An estimated 11 million illegals presently reside in the U.S. That’s roughly equivalent to the number of German citizens who were forcibly expelled from Eastern Europe by the Soviet Union in the wake of World War II (in a reversal of Hitler’s “lebensraum” policy). This forced migration was accomplished in short order by Soviet dictator Joseph Stalin, but only through brutal methods. The deportation of this many illegals from the U.S., after affording them due process of law, would take at least a decade and cost hundreds of millions of dollars to locate, detain, house and feed them, not to mention adjudicate their cases before administrative judges. Meanwhile, others would take their place.
As for a southern border wall, it would have to stretch about 2,000 miles and look like the fence protecting America’s base at Guantanamo, Cuba. Even then, resourceful smugglers and human traffickers would find ways to cross – cutting through, burrowing under, climbing over, or simply going around it. After all, this country’s land boundary with Canada is about 5,550 miles long, and the length of our collective coastlines totals nearly 12,500 miles, providing ample alternative opportunities for penetration.
The third way is also harsh, but preferable to testosterone-charged levels of force and deserving of careful consideration. That is to make the destination less attractive for illegal immigrants by denying them work and benefits. The justification is that work and benefits are rewards that should go to immigrants who come through the front door, not the back one. In the U.S., this approach would require tougher policing of employers hiring undocumented aliens and federal and state legislation to change entitlement programs, as well as a constitutional amendment to deny citizenship to the children of illegals.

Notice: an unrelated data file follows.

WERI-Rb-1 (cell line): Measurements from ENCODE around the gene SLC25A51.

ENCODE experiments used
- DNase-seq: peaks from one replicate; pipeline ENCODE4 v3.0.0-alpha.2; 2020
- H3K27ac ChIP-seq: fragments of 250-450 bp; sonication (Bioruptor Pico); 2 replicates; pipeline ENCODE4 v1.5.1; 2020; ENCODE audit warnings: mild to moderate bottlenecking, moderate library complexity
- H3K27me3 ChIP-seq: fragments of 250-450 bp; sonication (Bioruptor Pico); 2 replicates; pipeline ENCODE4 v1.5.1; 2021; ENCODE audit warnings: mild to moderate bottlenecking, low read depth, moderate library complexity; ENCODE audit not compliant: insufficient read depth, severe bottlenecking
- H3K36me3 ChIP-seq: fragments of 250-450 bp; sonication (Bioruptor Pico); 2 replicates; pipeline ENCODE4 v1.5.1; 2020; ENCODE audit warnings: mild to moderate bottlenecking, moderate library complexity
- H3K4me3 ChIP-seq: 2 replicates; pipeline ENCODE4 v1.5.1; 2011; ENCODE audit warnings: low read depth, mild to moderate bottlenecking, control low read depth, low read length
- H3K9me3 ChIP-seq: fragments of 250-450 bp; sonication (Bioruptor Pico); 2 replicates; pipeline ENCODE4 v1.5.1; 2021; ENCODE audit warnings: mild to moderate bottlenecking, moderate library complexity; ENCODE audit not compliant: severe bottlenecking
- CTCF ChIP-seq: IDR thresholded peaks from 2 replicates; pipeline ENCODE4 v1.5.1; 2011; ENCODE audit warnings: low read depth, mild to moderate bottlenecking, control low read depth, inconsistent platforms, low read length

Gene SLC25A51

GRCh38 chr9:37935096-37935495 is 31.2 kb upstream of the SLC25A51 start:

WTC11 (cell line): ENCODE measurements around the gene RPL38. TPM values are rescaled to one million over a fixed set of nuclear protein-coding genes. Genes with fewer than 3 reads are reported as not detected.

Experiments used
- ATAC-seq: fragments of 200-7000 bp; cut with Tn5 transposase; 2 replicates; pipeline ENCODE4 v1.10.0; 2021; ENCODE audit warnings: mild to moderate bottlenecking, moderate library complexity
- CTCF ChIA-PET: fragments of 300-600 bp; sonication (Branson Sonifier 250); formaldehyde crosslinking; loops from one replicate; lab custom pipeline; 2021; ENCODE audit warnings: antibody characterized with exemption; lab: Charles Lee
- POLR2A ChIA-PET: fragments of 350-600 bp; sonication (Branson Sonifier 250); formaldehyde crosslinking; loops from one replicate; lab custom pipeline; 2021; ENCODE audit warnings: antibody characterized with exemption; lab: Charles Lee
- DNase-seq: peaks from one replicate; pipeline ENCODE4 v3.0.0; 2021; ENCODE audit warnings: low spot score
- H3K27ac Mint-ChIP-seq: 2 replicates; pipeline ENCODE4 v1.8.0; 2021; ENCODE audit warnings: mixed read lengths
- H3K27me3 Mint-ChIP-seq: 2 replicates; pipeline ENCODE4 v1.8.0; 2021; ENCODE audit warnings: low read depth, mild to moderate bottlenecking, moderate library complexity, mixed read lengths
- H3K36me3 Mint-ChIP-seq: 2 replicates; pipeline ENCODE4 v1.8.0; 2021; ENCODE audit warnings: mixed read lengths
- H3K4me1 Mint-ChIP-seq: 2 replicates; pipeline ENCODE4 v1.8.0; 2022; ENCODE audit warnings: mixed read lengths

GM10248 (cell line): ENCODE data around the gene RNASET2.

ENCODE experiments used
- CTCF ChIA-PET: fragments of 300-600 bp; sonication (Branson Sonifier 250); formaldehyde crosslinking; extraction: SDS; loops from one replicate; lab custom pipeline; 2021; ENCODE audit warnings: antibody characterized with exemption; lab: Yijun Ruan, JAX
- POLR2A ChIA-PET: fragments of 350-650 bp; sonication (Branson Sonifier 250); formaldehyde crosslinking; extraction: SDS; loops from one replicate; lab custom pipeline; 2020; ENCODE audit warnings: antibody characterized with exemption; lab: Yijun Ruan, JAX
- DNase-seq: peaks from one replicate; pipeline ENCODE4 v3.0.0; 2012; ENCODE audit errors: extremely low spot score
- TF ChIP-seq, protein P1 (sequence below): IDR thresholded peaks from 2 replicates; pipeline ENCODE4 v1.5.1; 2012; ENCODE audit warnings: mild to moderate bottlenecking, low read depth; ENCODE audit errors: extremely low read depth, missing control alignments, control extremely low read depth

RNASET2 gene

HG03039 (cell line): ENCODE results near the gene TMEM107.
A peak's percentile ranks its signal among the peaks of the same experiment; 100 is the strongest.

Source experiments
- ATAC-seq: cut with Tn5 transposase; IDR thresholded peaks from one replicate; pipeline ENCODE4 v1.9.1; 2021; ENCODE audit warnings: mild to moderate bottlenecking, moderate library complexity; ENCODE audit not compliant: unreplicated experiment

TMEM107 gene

I’ll concede that Trump is right about one thing. There are self-serving interests in the U.S. who have enabled lax immigration enforcement. Many businesses profit from the influx of cheap labor to perform menial, physically taxing, low-paying and unpleasant jobs in the agricultural, food processing, domestic service, hospitality and construction sectors (perhaps including some of Trump’s enterprises). Many elected officials curry favor with Hispanic voters, who tend to oppose tougher border policies.
In the U.S., debates about illegal immigration usually degenerate into shouting matches about whether any immigrants, even the legal ones, are desirable. These issues are, in fact, quite distinct. One can be in favor of robust legal immigration — recognizing that immigrants have historically conferred a great benefit on the U.S. — while, at the same time, opposing immigration enforcement policies so divorced from immigration laws that the ledger must be balanced every few decades with a blanket amnesty for illegals.
Given the willingness to compromise, this nation can certainly construct a rational immigration system, one that balances humanitarian against law enforcement and national security concerns, business against labor interests, and economic opportunities for newcomers against economic dislocation for those already living here. An important component of that system should be strong U.S. engagement abroad to alleviate the miserable conditions that set mass migrations in motion.
So we don’t need Trump to solve our immigration problem. In fact, Donald, “You’re fired!”
Elliott L. Epstein, a local attorney, is the founder of Museum L-A and author of “Lucifer’s Child,” a book about the notorious 1984 child murder of Angela Palmer. He may be reached at firstname.lastname@example.org.